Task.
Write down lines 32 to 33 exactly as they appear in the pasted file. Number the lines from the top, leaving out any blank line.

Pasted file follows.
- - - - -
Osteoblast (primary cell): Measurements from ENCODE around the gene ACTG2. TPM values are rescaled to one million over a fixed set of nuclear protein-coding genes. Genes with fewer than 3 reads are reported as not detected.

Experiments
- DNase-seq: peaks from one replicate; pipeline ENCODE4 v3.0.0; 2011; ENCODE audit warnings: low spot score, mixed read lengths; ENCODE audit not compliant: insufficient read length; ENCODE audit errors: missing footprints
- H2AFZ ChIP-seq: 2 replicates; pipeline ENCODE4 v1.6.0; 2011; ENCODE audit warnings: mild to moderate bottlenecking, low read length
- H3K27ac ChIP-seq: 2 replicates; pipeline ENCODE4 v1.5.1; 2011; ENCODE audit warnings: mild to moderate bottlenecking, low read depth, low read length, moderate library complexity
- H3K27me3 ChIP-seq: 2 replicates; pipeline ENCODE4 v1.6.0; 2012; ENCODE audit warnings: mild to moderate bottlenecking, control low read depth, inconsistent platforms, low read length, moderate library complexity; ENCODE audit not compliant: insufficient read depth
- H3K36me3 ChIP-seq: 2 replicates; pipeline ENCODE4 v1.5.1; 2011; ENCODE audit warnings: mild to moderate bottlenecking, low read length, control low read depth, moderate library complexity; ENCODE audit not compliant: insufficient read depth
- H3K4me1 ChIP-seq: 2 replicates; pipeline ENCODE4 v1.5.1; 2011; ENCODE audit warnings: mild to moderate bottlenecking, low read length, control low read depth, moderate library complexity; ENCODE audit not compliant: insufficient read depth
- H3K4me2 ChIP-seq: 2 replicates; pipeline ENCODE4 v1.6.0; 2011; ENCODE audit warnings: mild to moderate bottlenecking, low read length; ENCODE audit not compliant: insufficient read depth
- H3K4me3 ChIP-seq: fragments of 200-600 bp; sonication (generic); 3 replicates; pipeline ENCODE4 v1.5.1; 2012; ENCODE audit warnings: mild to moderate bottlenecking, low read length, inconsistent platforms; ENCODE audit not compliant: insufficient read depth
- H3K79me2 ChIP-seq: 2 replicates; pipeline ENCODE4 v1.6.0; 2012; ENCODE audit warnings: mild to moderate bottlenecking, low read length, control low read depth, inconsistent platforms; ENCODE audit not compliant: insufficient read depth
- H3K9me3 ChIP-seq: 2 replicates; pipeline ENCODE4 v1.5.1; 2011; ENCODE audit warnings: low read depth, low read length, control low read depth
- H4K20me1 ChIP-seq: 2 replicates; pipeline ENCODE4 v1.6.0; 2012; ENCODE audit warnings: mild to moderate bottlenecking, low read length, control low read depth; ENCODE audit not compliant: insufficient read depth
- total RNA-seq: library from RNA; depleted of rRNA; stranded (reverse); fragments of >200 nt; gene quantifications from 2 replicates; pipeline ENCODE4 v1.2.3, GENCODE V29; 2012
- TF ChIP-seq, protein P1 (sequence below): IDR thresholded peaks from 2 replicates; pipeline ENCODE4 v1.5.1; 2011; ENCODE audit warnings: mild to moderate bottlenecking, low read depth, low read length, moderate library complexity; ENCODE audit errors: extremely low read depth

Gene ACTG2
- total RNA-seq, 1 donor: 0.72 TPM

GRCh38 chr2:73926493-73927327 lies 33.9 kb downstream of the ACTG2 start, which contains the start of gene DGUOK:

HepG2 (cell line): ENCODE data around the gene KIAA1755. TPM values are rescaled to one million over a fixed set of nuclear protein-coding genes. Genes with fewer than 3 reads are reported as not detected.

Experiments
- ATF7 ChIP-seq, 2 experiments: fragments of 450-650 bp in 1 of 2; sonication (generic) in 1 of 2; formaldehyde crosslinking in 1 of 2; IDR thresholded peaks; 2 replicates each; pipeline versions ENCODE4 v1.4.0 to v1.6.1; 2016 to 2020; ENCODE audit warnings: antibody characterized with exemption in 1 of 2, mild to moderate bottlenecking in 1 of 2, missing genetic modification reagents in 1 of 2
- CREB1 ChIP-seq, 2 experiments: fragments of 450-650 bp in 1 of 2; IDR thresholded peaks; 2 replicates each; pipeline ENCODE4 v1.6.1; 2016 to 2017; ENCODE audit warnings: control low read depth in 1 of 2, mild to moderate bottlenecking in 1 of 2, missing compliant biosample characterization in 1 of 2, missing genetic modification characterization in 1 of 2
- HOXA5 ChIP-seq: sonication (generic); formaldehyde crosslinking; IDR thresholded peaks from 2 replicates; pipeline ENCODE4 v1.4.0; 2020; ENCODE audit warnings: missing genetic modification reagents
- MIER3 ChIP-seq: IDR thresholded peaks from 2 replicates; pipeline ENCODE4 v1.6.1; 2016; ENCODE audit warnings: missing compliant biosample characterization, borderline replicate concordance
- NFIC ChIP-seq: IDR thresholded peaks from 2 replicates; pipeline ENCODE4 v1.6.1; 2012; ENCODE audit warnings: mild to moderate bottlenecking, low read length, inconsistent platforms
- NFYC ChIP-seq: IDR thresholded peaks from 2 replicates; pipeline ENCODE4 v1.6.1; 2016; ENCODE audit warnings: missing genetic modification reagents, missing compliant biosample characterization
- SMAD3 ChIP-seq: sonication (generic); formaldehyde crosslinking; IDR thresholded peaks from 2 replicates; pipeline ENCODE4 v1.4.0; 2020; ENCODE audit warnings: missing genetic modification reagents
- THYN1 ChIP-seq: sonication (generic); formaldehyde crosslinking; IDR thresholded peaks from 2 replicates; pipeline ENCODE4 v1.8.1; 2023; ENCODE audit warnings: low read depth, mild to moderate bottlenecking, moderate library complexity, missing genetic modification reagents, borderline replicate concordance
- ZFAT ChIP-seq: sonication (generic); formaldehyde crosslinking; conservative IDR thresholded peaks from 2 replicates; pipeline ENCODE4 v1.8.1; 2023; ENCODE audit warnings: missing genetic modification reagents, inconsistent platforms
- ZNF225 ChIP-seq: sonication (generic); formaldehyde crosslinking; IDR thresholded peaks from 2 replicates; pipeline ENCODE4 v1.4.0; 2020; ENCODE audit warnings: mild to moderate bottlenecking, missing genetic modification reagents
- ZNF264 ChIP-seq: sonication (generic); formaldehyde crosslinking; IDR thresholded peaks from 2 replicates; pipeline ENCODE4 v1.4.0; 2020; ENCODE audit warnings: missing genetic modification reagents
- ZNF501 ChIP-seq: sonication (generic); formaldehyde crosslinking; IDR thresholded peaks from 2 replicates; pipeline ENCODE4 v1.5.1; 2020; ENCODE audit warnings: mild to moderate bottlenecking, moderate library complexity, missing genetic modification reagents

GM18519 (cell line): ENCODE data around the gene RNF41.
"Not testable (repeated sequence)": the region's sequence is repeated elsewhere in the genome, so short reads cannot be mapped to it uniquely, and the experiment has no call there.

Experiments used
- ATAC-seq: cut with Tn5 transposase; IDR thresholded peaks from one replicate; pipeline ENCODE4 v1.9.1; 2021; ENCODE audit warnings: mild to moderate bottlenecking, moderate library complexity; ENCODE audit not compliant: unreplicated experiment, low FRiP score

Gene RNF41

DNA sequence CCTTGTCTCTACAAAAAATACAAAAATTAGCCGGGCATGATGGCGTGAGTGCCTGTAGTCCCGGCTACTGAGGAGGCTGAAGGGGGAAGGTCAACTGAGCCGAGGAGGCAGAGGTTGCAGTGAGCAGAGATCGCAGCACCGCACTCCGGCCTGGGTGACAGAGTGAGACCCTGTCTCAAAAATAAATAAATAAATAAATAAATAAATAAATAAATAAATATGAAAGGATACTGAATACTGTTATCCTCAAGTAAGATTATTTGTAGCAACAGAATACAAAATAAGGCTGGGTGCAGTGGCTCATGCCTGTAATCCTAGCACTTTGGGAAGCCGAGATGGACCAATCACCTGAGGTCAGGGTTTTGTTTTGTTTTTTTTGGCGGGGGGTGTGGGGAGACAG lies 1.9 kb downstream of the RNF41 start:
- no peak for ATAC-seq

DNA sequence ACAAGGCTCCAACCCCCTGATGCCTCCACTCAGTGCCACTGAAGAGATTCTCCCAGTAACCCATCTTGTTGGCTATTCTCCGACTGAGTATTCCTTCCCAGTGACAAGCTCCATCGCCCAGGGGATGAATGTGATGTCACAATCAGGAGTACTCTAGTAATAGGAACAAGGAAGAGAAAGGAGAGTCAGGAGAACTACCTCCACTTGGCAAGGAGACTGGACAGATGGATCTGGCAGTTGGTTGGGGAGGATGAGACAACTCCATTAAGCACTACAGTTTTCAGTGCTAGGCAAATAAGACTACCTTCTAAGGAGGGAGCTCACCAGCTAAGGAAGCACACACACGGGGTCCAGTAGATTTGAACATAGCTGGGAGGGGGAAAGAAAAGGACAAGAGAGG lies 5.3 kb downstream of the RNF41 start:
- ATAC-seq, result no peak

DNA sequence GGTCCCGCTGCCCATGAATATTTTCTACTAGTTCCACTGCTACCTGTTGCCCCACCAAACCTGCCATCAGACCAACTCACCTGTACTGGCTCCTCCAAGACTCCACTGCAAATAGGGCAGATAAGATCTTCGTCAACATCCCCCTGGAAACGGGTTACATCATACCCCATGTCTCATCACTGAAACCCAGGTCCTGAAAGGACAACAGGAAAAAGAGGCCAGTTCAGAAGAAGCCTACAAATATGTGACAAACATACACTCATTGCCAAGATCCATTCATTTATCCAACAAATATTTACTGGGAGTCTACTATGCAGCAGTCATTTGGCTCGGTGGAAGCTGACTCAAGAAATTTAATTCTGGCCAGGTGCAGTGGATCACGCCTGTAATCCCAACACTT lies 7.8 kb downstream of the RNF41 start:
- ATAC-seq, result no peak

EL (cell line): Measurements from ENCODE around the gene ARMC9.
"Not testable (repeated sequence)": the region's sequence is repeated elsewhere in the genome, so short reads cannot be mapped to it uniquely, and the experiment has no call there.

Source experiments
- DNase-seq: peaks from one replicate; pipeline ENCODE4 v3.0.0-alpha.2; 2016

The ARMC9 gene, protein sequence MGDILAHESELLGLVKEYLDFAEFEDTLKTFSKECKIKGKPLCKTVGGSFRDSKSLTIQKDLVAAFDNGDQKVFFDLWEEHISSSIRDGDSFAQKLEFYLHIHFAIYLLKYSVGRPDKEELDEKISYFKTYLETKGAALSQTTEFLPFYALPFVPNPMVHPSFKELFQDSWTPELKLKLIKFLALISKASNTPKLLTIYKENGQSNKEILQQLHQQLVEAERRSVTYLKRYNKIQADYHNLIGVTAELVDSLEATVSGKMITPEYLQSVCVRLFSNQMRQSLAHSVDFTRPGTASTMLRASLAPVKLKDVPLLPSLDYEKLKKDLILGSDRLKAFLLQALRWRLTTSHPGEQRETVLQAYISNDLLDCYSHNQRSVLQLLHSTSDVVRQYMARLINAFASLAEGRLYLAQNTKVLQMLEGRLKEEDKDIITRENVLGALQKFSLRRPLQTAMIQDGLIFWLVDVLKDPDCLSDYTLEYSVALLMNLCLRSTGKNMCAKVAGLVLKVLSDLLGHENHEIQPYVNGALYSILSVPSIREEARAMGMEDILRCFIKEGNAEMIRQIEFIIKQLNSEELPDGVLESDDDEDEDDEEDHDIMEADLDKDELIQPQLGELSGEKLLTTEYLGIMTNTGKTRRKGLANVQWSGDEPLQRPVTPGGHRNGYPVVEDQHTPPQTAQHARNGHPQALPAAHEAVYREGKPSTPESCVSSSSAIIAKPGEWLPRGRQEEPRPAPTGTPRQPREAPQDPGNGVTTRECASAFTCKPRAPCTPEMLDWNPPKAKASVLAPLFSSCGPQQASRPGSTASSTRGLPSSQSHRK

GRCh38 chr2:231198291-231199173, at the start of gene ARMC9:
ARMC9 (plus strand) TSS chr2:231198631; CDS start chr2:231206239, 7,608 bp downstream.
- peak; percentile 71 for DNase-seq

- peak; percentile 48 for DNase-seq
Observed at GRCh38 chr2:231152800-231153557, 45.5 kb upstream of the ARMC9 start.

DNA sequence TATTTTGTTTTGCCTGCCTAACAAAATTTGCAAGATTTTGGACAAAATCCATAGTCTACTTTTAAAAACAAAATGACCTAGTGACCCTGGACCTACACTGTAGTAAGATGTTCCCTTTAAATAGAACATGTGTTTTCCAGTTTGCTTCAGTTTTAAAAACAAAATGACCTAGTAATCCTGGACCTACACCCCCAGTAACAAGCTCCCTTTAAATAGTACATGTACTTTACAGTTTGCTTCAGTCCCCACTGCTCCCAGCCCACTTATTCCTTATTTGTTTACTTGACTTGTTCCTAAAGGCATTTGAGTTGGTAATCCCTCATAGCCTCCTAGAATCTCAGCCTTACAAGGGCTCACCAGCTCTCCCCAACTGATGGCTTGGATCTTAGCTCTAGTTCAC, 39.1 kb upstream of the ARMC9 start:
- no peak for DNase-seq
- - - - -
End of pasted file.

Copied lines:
- ZNF501 ChIP-seq: sonication (generic); formaldehyde crosslinking; IDR thresholded peaks from 2 replicates; pipeline ENCODE4 v1.5.1; 2020; ENCODE audit warnings: mild to moderate bottlenecking, moderate library complexity, missing genetic modification reagents

GM18519 (cell line): ENCODE data around the gene RNF41.